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Waiting for Godot

by Samuel Beckett

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How does the relationship between Vladimir and Estragon in Waiting for Godot compare with the relationship between Pozzo and Lucky?

In Waiting for Godot, Vladimir and Estragon have an equal relationship which does not change significantly over the course of the play. However, Pozzo and Lucky appear as master and slave in act 1 and then as blind man and guide in act 2. Their relationship, therefore, is unequal and subject to change.

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As there are only four characters of any importance in Waiting for Godot, and as they appear before the audience in two pairs, it seems natural to compare the two relationships. To do so, however, is quickly to discover that they present contrasts at practically every point. In the first place, Vladimir and Estragon enjoy an equal relationship and are fairly similar in character, while Pozzo and Lucky appear in act 1 as master and slave and in act 2 as blind man and guide. In both cases, they contrast sharply in appearance and manner. These differences are reflected in the dialogue. Vladimir and Estragon converse in swift stichomythia and repartee. Pozzo barks orders at Lucky, who responds with actions rather than words, except when performing his celebrated monologue.

Vladimir and Estragon, as the title of the play suggests, are static, perpetually waiting together. Pozzo and Lucky are dynamic. This is true both in the sense that Pozzo and Lucky pass across the stage on journeys while Vladimir and Estragon remain rooted to the spot and in the sense that Pozzo and Lucky change their roles and their relationship in act 2. The two tramps, by contrast, remain the same in both their individual situations and in their relationship to one another.

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In Samuel Beckett's play Waiting for Godot, we see the contrast between the two sets of duos. Vladimir and Estragon rely on each other, just as Pozzo and Lucky rely on each other. But the relationship between Pozzo and Lucky is far more parasitic. Pozzo treats Lucky as a slave, tying him up and verbally abusing him. While Vladimir and Estragon bicker and are occasionally mean to one another, the underlying impression is that they are very close and can be very caring. They are equals, whereas Pozzo and Lucky are not equals. In the first act, Lucky acts as a servant to Pozzo. In the second act, Pozzo is blind and Lucky is his guide. Because Lucky does not speak, except for the stream of consciousness monologue in the first act, we never learn what he gets from the relationship, whereas Vladimir and Estragon do seem to gain comfort from one another.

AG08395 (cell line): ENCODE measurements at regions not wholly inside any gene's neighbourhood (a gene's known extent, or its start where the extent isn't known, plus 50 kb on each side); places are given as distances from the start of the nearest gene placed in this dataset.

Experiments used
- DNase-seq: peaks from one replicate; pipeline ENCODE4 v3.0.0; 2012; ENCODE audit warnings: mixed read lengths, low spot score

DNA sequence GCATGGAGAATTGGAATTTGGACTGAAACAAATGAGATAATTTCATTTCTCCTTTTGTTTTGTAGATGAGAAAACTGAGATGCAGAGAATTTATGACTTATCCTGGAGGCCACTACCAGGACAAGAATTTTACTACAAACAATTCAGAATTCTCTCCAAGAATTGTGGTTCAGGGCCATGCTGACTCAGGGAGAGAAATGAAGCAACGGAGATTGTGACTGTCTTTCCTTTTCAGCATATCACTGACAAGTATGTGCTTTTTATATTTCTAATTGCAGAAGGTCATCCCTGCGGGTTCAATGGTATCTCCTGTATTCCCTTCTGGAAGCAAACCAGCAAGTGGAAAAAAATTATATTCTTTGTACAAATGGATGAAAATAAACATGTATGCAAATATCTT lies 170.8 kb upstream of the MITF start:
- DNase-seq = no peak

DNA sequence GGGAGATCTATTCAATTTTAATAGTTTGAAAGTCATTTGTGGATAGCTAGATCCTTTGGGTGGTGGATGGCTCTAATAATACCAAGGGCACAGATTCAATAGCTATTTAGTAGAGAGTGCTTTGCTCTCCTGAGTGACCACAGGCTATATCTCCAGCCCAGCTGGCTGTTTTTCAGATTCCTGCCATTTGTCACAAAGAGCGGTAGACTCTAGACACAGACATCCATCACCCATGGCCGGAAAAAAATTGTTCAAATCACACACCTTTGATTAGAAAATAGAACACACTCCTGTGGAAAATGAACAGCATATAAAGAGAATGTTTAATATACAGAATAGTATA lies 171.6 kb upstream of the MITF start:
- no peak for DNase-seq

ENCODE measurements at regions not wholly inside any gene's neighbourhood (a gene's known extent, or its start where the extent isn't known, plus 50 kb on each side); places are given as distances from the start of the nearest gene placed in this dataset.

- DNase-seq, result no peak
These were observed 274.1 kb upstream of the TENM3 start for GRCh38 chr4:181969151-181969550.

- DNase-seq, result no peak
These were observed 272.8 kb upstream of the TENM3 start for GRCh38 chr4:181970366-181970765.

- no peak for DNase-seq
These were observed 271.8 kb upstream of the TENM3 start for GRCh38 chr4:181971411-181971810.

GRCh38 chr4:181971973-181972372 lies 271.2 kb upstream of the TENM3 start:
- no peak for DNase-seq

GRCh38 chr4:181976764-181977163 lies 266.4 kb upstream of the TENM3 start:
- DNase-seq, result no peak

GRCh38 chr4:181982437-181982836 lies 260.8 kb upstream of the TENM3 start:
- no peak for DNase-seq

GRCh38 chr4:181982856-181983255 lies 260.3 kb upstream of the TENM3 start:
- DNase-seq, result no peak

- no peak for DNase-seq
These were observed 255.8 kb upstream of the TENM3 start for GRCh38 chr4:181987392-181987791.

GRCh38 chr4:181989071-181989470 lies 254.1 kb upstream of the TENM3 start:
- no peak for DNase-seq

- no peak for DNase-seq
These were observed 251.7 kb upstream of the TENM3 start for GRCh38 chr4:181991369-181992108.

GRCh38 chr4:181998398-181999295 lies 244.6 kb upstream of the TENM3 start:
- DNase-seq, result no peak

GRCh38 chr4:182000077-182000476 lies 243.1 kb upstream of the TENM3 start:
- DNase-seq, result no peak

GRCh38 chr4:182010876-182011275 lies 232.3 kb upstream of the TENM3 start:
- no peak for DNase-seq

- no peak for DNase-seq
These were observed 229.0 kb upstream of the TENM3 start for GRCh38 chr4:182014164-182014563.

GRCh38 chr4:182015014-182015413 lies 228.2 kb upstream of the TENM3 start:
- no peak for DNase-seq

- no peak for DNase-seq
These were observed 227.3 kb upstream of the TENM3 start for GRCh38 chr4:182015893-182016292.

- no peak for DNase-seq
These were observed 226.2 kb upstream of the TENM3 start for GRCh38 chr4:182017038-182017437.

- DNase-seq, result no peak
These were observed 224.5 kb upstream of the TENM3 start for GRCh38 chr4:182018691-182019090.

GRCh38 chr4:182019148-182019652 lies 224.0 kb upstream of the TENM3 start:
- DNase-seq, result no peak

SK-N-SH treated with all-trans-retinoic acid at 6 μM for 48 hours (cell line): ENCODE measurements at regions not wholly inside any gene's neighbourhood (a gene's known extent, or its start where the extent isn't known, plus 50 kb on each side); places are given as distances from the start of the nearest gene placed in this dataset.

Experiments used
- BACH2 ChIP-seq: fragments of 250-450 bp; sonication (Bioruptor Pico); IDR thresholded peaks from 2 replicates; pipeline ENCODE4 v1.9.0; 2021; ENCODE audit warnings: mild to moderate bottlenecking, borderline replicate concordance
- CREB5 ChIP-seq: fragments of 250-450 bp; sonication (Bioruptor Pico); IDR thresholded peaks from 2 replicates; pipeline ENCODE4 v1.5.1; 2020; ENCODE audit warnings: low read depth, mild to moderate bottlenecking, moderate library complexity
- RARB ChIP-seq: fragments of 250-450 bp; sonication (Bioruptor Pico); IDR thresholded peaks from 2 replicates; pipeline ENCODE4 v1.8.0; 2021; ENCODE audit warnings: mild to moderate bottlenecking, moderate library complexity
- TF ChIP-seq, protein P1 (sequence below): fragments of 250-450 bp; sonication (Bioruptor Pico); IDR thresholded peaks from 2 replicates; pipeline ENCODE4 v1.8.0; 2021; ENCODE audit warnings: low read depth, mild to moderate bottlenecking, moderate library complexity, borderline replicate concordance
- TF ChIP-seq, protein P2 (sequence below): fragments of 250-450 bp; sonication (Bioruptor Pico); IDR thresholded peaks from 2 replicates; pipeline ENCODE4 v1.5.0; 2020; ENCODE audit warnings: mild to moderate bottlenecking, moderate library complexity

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Vladimir and Estragon's relationship is that of equals, while Pozzo and Lucky's relationship is that of a master to a slave and therefore defined by its inherent inequality. Vladimir and Estragon are united in their task, however slight, of waiting for Godot, and they share a friendly relationship, if one built on absurdity. Though the pair may occasionally get on each others nerves, they are essentially friends.

The Pozzo-Lucky relationship on the other hand could be said to be abusive. Pozzo treats Lucky terribly, as though he's not even human. Indeed, Vladimir and Estragon themselves greatly object to the mistreatment they see taking place when Pozzo and Lucky approach them.

Beyond the intra-relationship dynamics of each pair, another difference between them lies in the fact that while Vladimir and Estragon are perpetually waiting (at rest), Pozzo and Lucky are in a kind of perpetual motion.

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These two pairs have fundamentally different relationships, and they view the world differently because of this. 

In the absurdity that is Waiting for Godot, our main characters Vladimir and Estragon are friends, but they are kept from truly connecting with one another. Neither one really knows the other that well, and neither really dominates the other. In fact, their relationship on the whole reflects the whole message of the play—in a world of absurdity, no one really has any control or dominance because life has no meaning. Neither has a sense of purpose, they do not understand their world, and consequently they do not truly understand their relationship. 

On the other hand, Lucky and Pozzo's relationship is centered around Pozzo's dominance over Lucky. He has such power in that relationship that at first, when Vladimir and Estragon see him, they wonder if Lucky is Godot. This is definitely not a good relationship for Lucky (whose name is purposefully ironic), but these two understand their slave/master relationship, and therefore, they have a better understanding of their world. 

 

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The first element of comparison is that they are both couples (in a non-erotic sense). They are tightly bound together and depend on one another. Their relationships are complicated, seeming to blend love and hate. They have been paired up for many years; one has a sense of such a deep familiarity that they can anticipate each others' thoughts and reactions, and they find that familiarity both a source of comfort and claustrophobia. They both are sustained by the relationships and feel trapped within them. They also almost possess private languages which the audience can overhear but not fully comprehend. 

The main difference between the two relationships is that Vladimir and Estragon are equals, in similar situations, and the relationship of Pozzo and Lucky is unequal, with one being master and the other slave. Even when the positions of Pozzo and Lucky are reversed, they still remain inherently unequal. 

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